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Volume 24, Number 11—November 2018

Timing the Origin of Cryptococcus gattii sensu stricto, Southeastern United States

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Shawn R. LockhartComments to Author , Chandler C. Roe, and David M. Engelthaler
Author affiliations: Centers for Disease Control and Prevention, Atlanta, Georgia, USA (S.R. Lockhart); Northern Arizona University, Flagstaff, Arizona, USA (C.C. Roe); Translational Genomics Research Institute, Flagstaff (D.M. Engelthaler)

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We conducted molecular clock analysis of whole-genome sequences from a set of autochthonous isolates of Cryptococcus gattii sensu stricto from the southeastern United States. Our analysis indicates that C. gattii arrived in the southeastern United States approximately 9,000–19,000 years ago, long before its arrival in the Pacific Northwest.

The Cryptococcus gattii species complex consists of >4 major subtypes (VGI–VGIV), which are now considered to be different species (1). C. gattii species complex is often described as native to tropical and subtropical regions, but recent reports have shown that it is more cosmopolitan than previously thought (2). In North America, the emergence of C. deuterogattii (VGII) in the Pacific Northwest of Canada and the United States generated a great deal of interest in the study of C. gattii species complex in this area (3). Although this emergence was the impetus for the study of C. gattii species complex in the United States, this pathogen has actually been known and documented in the United States for multiple decades, especially in southern California (4). Despite its occurrence in the Pacific Southwest, the emergence in the Pacific Northwest is thought to be quite recent. Recent work using Bayesian evolutionary analysis by sampling trees generated using BEAST software showed that the emergence of C. deuterogattii in the Pacific Northwest was a recent event, occurring within the last 60–100 years (5).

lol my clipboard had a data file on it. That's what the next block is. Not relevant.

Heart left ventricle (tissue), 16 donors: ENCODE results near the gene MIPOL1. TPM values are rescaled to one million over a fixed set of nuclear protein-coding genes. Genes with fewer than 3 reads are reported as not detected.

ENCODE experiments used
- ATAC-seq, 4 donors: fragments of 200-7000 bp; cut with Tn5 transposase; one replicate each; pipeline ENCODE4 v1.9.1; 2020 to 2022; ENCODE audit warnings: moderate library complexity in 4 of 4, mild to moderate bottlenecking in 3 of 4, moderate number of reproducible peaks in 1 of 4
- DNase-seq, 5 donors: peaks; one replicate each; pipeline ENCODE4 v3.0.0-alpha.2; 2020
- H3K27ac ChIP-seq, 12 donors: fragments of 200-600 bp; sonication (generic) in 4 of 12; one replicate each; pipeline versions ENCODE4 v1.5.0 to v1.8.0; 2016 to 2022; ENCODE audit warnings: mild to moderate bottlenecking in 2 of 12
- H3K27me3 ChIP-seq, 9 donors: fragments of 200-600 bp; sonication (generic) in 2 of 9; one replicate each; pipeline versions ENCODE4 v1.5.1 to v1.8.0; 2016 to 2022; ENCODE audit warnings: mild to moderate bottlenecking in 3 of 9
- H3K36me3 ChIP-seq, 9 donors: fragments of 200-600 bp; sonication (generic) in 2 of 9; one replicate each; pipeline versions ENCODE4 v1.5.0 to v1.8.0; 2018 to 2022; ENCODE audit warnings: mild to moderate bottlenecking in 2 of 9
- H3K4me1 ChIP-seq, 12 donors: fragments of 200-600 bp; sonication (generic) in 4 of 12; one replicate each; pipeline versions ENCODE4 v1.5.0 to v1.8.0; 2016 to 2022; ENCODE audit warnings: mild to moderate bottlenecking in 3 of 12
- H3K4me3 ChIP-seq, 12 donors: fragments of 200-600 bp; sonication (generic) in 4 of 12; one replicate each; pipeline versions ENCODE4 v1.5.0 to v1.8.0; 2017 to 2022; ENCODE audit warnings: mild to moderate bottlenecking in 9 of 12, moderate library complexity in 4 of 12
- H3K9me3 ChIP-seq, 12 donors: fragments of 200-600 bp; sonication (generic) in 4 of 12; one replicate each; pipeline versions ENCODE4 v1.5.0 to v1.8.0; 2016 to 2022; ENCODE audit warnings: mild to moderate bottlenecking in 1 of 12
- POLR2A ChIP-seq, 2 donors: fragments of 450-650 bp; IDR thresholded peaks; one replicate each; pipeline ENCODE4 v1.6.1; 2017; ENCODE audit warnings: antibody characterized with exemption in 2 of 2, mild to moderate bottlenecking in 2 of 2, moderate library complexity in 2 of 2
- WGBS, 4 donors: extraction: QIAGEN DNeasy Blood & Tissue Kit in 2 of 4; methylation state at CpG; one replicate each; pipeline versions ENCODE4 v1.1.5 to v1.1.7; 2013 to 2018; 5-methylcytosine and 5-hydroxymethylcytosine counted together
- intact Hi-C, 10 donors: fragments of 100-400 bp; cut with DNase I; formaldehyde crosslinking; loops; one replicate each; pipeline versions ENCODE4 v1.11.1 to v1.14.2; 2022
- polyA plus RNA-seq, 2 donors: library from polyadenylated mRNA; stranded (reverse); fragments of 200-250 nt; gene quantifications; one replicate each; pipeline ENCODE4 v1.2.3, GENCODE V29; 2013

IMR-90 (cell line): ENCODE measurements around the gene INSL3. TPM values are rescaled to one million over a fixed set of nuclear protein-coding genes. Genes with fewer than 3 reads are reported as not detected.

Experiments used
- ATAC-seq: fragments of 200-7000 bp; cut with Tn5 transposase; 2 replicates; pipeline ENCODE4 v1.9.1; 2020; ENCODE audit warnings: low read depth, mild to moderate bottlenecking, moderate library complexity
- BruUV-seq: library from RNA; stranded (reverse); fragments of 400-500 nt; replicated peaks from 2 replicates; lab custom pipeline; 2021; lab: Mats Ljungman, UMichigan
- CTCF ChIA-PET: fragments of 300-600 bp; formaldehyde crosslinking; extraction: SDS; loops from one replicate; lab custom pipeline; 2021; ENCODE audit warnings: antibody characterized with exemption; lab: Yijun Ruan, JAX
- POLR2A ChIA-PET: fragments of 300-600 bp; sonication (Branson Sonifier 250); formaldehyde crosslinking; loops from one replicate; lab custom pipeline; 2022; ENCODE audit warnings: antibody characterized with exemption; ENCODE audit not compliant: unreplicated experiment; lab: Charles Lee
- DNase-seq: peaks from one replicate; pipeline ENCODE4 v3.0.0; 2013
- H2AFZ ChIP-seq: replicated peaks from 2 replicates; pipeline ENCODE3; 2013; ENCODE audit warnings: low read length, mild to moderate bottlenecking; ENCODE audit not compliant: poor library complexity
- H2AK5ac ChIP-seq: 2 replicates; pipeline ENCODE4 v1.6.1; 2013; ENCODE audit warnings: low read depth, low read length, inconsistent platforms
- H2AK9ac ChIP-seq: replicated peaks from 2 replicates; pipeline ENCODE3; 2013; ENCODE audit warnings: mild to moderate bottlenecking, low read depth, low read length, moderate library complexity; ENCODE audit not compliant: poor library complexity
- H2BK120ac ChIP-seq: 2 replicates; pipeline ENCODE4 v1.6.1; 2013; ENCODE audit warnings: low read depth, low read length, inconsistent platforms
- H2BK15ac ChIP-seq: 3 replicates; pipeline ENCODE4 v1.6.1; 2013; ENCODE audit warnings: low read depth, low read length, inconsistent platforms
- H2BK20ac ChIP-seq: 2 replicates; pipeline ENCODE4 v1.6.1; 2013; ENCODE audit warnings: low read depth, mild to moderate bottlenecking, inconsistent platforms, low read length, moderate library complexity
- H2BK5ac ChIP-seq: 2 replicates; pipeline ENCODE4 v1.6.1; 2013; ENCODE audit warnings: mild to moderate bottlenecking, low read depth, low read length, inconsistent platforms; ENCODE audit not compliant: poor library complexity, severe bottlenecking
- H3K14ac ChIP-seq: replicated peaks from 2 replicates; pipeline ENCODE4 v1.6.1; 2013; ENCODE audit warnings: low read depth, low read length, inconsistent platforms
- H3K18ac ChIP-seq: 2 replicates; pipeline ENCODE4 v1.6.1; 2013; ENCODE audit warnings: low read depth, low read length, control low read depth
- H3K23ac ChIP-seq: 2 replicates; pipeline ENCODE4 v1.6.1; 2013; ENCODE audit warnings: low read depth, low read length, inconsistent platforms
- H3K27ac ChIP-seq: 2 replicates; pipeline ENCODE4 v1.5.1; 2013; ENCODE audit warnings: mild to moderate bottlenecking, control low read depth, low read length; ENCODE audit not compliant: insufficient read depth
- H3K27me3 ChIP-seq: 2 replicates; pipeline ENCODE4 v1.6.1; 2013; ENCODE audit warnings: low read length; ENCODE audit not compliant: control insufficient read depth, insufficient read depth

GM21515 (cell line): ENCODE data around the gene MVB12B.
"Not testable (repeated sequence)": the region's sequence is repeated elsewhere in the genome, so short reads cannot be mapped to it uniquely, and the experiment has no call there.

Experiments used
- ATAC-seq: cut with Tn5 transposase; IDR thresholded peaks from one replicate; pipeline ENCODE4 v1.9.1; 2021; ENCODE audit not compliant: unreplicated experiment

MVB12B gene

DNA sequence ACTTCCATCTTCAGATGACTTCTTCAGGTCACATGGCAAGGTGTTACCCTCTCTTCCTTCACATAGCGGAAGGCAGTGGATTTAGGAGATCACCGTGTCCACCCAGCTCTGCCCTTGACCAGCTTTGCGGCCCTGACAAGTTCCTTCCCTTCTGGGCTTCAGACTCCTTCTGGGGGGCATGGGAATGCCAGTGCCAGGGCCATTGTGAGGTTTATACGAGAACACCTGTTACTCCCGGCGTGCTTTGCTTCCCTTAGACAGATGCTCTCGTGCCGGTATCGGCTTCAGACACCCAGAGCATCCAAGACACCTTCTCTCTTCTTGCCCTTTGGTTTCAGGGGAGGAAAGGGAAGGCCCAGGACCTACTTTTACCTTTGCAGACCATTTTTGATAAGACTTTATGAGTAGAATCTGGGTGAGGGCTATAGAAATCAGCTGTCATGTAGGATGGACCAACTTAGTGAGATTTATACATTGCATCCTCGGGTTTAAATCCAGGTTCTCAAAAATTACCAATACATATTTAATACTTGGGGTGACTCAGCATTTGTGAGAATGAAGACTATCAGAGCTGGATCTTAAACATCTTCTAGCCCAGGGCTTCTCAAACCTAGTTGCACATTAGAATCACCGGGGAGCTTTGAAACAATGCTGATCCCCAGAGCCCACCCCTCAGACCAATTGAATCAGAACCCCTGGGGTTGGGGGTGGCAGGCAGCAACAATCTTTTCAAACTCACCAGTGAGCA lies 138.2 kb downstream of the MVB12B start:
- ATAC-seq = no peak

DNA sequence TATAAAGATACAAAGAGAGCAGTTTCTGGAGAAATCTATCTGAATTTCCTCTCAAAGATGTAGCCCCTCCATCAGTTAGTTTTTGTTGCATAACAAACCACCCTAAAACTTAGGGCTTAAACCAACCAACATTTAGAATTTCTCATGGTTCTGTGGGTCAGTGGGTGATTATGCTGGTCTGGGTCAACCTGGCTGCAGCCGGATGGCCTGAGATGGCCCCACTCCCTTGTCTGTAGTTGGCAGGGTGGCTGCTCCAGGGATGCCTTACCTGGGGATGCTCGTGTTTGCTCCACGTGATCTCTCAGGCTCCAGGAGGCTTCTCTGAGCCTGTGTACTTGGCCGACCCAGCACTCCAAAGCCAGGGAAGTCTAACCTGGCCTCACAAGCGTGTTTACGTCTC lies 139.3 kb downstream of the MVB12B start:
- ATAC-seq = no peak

Historical reports have described the presence of C. gattii species complex in the southeastern United States, where documented clinical cases are rare. However, these cases are often unacknowledged by literature reviews because they occurred when C. gattii could only be detected as a unique serotype of C. neoformans, before it became known as a separate species (6). Although published reports have been rare, recent C. gattii cases have been reported in the southeastern United States (79). We recently described the population structure of 10 C. gattii sensu stricto (VGI) patient isolates from the southeastern United States (6). Here we describe selecting 8 of those same isolates and using BEAST software ( to predict the timing of the emergence of C. gattii in the southeastern United States.

The Study


Thumbnail of Bayesian phylogenetic analyses of 8 isolates of Cryptococcus gattii sensu stricto from the southeastern United States. We used BEAST 1.8.4 software ( to produce calibrated phylogenies with the mean estimates of time to most recent common ancestor. The tips of the branches correspond to the year of sampling. Dotted node bars are shown for each node and indicate 95% CIs for the timing estimate. The timeline represents years before the present day.

Figure. Bayesian phylogenetic analyses of 8 isolates of Cryptococcus gattii sensu stricto from the southeastern United States. We used BEAST 1.8.4 software ( to produce calibrated phylogenies with the mean estimates of...

We identified single-nucleotide polymorphisms (SNPs) and conducted phylogenetic analyses as previously described (10). We identified 43,731 total SNPs among 8 isolates, based on a genome quality breadth of 16,991,136 bases. The maximum-likelihood tree (Figure) had a consistency index of 1.0, and all branching bootstrap values equaled 100 for 100 replicates. Because all isolates in the southeastern United States group contain only the α mating type and the phylogenies have a perfect consistency index (i.e., demonstrating no homoplasy), we assume a clonal expansion for this population (i.e., lack of multiple mating types limits opportunity for recombination), although cryptic recombination cannot be ruled out. We therefore applied the clonal mutation rate obtained from the prior Bayesian molecular clock analysis (using BEAST software [10]) of the Pacific Northwest C. gattii species complex, specifically for VGIIa and VGIIc (1.59 × 10−8 SNPs/base/y). We determined the best-fitting clock and demographic model combination by implementing path and stepping stone sampling marginal-likelihood estimators as described previously (5). We implemented a general time-reversible nucleotide substitution model and an uncorrelated log-normal molecular clock with a Bayesian skyline model across 4 chains with 3 billion iterations and achieved across- and within-chain convergence.